That is the cornerstone of the work that I do. I try to bring something a little bit different to each project. I use the British Library in King’s Cross in London as my workplace everyday. I tend to go there at ten o’clock in the morning and I leave whenever I’m done. Being in that sort of physical environment, that physical space has a very positive effect for me because I’ve made the effort to go there and I’m not going to just stay at home on my laptop, staring out the window, drinking endless cups of tea. I do need that level of influence on me. But it’s a very good influence. It’s almost peer pressure because everyone else looks like they are doing something really important and they look like they are writing some great thing on Shakespeare or some great philosophical treatises. You think, I must measure up to this! The more time I spend there the more time I write and think, I need to up my game here. It’s a constant battle against complacency.


How do feel about working within the arts sector in Ireland? Do you feel supported?

Maire: The only nervousness I’d feel about it is that it is quite seasonal. A lot of my stuff means that I’m really busy over the summer and after the film festival in November there’s a block that’s not happening for a lot of people for September to January. Unless you get into Christmas fairs and stuff like that. I do feel supported because you get a lot of referrals from people so a lot of it works that way. Again it’s all about your contacts and networking and being referred. People do say “Oh, Maire could do that?” and I’d give them my email address or my number. Or somebody might come to me and say “I need someone to do X, Y and Z.” I wouldn’t know anything about it but I might know a person in Dublin say that could do it. So I feel very much supported that way. Mostly from people that are working in the organisation. I’m not really familiar with the whole Arts Council thing. Funding is not something that I personally want to be wholly dependant on in order to run my own events because I don’t think it’s stable enough. Maybe something more local like Cork City Council or something like that would be more advisable for me at the minute. There definitely is support there. If you know people like yourself, and Eoghan (The Point of Everything) and Gary (G-Man Blog) and even though I don’t really know these people you do feel the support there. People are a lot more inclined to ask someone they trust to recommend somebody as opposed to advertising and going through an interviewing process or something like that. It’s easier for people to say do you know anyone that would do X, Y and Z. I used to work with TG4 for years aswell so I know a lot of film people, theatre people, and TV people in Galway so a bit of my work comes from that as well. It’s great.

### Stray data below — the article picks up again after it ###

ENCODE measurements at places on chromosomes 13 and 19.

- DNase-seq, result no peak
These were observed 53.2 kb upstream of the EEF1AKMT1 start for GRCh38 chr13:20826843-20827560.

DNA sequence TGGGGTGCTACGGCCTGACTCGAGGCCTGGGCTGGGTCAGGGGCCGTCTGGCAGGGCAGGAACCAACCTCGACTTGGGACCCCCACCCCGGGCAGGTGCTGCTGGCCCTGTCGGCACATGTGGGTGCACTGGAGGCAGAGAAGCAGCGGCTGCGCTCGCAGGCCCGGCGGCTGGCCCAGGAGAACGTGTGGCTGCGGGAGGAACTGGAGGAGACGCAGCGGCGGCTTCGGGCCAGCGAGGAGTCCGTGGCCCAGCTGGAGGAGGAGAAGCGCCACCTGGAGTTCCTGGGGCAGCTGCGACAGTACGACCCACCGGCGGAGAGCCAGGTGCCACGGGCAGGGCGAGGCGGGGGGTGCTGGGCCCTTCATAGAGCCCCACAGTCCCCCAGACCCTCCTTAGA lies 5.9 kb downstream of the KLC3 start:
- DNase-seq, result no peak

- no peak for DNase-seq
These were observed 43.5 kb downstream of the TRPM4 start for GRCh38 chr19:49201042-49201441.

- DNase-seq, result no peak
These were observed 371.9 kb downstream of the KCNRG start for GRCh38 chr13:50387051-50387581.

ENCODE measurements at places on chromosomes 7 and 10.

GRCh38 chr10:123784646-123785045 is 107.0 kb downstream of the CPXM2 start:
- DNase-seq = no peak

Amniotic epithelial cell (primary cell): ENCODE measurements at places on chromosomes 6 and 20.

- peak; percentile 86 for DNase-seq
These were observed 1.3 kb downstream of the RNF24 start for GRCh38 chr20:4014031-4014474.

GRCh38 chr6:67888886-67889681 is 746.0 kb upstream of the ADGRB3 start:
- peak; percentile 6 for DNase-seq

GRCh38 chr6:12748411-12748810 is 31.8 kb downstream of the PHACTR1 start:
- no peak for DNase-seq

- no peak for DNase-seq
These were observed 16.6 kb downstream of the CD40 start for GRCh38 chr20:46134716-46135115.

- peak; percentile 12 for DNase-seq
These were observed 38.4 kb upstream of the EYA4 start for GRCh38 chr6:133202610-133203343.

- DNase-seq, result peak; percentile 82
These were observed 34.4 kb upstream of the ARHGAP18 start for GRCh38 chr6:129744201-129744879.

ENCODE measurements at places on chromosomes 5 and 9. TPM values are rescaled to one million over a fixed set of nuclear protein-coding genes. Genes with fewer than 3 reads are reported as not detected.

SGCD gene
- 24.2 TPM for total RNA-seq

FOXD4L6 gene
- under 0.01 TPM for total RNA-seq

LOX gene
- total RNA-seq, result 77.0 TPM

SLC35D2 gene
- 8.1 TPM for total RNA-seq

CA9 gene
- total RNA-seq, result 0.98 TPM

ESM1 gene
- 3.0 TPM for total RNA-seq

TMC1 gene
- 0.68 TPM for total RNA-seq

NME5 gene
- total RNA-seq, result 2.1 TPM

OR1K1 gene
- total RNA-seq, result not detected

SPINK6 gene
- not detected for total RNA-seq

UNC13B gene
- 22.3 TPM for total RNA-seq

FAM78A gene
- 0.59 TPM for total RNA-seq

Film and music: were they a big part of your childhood? Was it something that you were involved in?